At a certain point, whether for fireworks aerial-shells, mines, roman candles, or rocket headings (or all of these), you’re going to need stars, and lots of them. In addition to spark-producing charcoal and glitter stars, you are going to want to be able to produce brightly colored stars to enhance and add variety to your pyrotechnic palette.
In this article, I’m going to get you started down this path by showing you a simple, easy-to-master technique to make brilliant red stars without any special or expensive equipment. These stars are ready to test in minutes, and dry and ready to use in just a few hours.
This is a breakthrough method of making stars. And I don’t say that lightly.
Why? What makes the screen-slicing method so special?
- Simple equipment: All you need is a screen. Forget about expensive star rolling machines, loaf boxes for making cut stars, and tricky-to-use star pumps, and plates.
- Cheap: A framed screen can be had for $30 or less.
- Fast: You can test your stars as soon as they are made, before they are dry. And star drying time is a couple of hours, max.
- Easy: Absolutely no special skills are needed. If you can play pattycake, you can make these stars. And they are almost impossible to screw up.
- Water Resistant: These stars are water resistant. You can store them longer.
Whether these are the first stars you ever make, or even if you are a seasoned fireworks veteran, screen sliced stars are faster and easier than any other star you can make.
Brilliant Red Rubber Stars in a Rocket Heading
There are an almost infinite number of colored-star formulas out there using a wide array of different, sometimes difficult to find chemicals. In this project though, we’re going to focus on a simple, four-chemical formula which uses commonly available materials. The red formula we’ll start with here, called “brilliant red,” is about as eye-catching a star formula as there is, showing up well even if it is shot during the daylight. When folks call this star “brilliant,” they mean brilliant. I won a best-red-star competition at a large regional fireworks-club event one year with this star.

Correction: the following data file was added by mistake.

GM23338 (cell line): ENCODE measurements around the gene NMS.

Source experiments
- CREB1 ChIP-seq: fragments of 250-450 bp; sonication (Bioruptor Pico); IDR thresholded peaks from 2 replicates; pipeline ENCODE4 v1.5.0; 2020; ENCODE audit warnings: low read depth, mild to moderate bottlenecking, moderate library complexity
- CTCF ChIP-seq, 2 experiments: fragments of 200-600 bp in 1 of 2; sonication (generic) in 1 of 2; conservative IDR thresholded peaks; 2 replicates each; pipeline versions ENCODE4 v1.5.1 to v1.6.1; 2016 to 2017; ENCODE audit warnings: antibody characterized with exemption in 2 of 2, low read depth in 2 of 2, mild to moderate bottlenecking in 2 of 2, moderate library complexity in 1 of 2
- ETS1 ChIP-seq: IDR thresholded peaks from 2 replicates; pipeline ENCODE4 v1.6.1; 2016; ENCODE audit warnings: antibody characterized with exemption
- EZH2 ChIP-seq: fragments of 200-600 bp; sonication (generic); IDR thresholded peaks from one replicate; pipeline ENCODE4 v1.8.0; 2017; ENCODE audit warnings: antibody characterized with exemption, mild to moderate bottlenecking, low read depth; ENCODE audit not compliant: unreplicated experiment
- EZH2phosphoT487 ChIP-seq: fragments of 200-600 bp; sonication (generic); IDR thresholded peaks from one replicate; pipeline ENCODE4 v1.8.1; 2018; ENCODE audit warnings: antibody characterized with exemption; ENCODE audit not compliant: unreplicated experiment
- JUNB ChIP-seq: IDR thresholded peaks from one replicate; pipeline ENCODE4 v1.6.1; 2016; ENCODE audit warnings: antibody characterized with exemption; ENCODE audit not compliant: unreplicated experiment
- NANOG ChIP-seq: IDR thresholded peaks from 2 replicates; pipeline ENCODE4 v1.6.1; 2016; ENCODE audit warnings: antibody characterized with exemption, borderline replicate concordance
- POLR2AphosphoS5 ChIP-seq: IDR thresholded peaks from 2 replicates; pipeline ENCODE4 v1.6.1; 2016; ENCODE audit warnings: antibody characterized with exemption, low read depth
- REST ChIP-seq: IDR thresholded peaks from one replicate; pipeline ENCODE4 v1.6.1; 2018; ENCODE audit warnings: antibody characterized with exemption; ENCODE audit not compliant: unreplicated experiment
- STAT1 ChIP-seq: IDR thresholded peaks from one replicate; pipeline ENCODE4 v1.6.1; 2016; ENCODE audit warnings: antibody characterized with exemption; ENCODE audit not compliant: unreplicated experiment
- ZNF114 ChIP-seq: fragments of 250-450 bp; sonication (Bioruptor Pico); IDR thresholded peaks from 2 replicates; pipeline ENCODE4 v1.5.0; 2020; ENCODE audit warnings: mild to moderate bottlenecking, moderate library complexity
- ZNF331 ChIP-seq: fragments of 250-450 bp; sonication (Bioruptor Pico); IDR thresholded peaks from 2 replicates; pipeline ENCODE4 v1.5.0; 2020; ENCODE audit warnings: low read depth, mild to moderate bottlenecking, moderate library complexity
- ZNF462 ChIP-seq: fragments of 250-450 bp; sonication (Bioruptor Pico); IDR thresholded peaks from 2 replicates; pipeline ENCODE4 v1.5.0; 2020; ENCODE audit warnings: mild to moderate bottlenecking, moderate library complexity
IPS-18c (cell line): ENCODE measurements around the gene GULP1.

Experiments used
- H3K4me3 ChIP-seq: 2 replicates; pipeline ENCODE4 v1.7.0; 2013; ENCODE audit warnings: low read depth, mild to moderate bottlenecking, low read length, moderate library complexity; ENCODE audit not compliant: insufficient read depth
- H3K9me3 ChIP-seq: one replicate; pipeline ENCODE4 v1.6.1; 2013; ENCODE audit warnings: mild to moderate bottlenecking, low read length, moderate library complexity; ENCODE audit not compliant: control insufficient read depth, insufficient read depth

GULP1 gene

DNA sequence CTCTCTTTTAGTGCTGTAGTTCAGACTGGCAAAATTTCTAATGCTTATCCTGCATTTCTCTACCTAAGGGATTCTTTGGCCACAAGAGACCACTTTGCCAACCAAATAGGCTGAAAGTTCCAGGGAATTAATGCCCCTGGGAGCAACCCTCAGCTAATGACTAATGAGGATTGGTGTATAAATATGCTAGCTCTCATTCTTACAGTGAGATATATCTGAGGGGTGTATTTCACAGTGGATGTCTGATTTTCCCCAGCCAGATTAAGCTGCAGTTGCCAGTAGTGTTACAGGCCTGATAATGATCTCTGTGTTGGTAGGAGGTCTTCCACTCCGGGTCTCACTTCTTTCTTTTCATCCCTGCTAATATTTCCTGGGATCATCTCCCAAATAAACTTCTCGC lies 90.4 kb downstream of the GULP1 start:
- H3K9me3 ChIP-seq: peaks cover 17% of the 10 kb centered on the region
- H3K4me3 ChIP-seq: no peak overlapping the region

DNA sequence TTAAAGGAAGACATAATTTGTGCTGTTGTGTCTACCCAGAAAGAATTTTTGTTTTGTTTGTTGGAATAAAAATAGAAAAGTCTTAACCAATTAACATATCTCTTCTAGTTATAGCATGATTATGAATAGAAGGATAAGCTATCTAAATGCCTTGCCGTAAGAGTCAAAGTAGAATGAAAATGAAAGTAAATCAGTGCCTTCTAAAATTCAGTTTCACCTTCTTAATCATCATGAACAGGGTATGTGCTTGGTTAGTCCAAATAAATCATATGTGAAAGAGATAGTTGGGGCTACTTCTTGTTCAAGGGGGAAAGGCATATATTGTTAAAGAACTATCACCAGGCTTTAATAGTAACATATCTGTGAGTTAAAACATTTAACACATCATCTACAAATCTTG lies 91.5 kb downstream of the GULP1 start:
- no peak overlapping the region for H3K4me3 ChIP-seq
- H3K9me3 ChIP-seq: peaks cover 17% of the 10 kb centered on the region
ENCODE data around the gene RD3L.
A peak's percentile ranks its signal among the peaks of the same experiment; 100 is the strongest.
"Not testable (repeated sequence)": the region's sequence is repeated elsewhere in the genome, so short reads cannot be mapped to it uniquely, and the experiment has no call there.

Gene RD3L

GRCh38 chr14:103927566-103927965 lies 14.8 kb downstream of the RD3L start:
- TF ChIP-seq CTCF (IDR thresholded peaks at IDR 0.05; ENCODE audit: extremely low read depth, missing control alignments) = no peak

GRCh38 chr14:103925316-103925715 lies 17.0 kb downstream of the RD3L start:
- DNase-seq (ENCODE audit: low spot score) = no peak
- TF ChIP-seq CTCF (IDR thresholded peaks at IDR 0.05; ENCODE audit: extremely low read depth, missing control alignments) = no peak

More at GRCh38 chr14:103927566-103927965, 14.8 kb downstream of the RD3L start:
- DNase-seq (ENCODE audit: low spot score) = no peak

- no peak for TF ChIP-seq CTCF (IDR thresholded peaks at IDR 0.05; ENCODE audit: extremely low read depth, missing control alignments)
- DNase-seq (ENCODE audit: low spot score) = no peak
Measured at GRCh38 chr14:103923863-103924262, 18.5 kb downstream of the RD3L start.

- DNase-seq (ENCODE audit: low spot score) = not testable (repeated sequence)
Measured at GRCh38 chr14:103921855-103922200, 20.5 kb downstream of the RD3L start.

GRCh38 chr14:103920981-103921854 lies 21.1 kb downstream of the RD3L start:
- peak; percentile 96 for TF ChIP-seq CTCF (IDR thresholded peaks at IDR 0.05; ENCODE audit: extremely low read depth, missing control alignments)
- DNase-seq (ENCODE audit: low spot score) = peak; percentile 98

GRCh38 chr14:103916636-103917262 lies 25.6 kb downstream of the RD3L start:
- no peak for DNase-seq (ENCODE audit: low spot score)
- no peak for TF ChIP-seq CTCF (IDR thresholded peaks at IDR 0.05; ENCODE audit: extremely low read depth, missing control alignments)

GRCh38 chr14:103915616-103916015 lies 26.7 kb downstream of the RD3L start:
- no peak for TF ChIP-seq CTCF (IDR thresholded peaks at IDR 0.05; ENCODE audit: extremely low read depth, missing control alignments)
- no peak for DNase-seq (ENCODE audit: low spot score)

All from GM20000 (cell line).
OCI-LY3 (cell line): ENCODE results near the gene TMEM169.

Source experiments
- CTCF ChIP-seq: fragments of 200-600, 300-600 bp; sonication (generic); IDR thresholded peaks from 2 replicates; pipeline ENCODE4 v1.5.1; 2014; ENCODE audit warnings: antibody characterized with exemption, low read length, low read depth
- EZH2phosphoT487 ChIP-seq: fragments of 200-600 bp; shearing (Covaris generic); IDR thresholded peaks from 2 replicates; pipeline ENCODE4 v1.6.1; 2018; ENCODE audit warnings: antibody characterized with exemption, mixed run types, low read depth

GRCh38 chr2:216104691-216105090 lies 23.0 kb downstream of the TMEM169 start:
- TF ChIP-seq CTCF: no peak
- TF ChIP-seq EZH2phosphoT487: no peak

Among all the different methods that can be used to make fireworks stars-cutting, rolling, pumping, pressing the composition in tubes for box-stars, layering composition between sheets of paper for falling-leaves stars-each method has its advantages and disadvantages, and is appropriate in certain situations. The method I will show you here, screen-slicing, may be the fastest, simplest, and easiest way to produce a finished batch of color stars ever invented.
In this particular project, stars will be sliced through a 3-mesh screen which has three openings per inch (nine openings per square inch). The individual openings in such a screen are about 5/16-inch square. A 3/16-inch thick patty of star composition will be pushed through that screen to cut the patty into cubic stars. Since the composition extrudes through the screen openings as it is forced around the relatively large screen wires, the stars end up being about 5/16-inch thick.
Once these stars are primed using the process described below, they end up being almost spherical and about 3/8-inch in diameter. This size is nice for rocket headings, mines, and aerial shells in the 1.75-inch to 4-inch range.
Using a larger 2-mesh screen (four openings per square inch) and a thicker patty (say 5/16-inch thick), and using more composition per patty (say 24 ounces) will produce finished stars in the 5/8-inch diameter range. These stars would work in 5- to 8-inch shells and devices.
Some advantages of this rubber-bound formula and manufacturing process include:
- Even before drying, these stars can be test-fired out of a star gun immediately after production to check their color. After 2-3 hours of drying in a warm breezy location or in a drying chamber, these stars are ready to be used in devices.
- These stars are relatively water resistant, with no water used in their manufacture. They are rubber-bound, which inhibits water absorption by otherwise hygroscopic chemical ingredients such as strontium nitrate.
- Rising tails for rockets or shells which exactly match the color of these stars can be manufactured at the same time the stars are made.
- Different varieties of colors and effects are possible using this method. More colors and effects will be presented in a follow-on project.
- Particles of metals such as titanium or ferro-titanium may be added to the color composition to create a silver-spark trail behind the burning colored star.
- You can produce just the right quantity and size of these stars for a particular size shell or other device, so you’ll have no leftover stars requiring magazine storage.
All of these attributes make these stars ideal for on-site manufacture at fireworks events where devices are made from scratch in a limited amount of time, and where no excess stars requiring transport and storage are desired.
Acknowledgements: Troy Fish, in Pyrotechnica VII, authored a detailed article on rubber-bound stars, “Green and Other Colored Flame Metal Fuel Compositions Using Parlon.” This article has inspired many explorations into this rubber-star-binding process, and recently Gary Smith has shared his experiences with one variation on this process, the screen-slicing method of cutting these stars. Without these two sources of inspiration, this current project would not have been possible.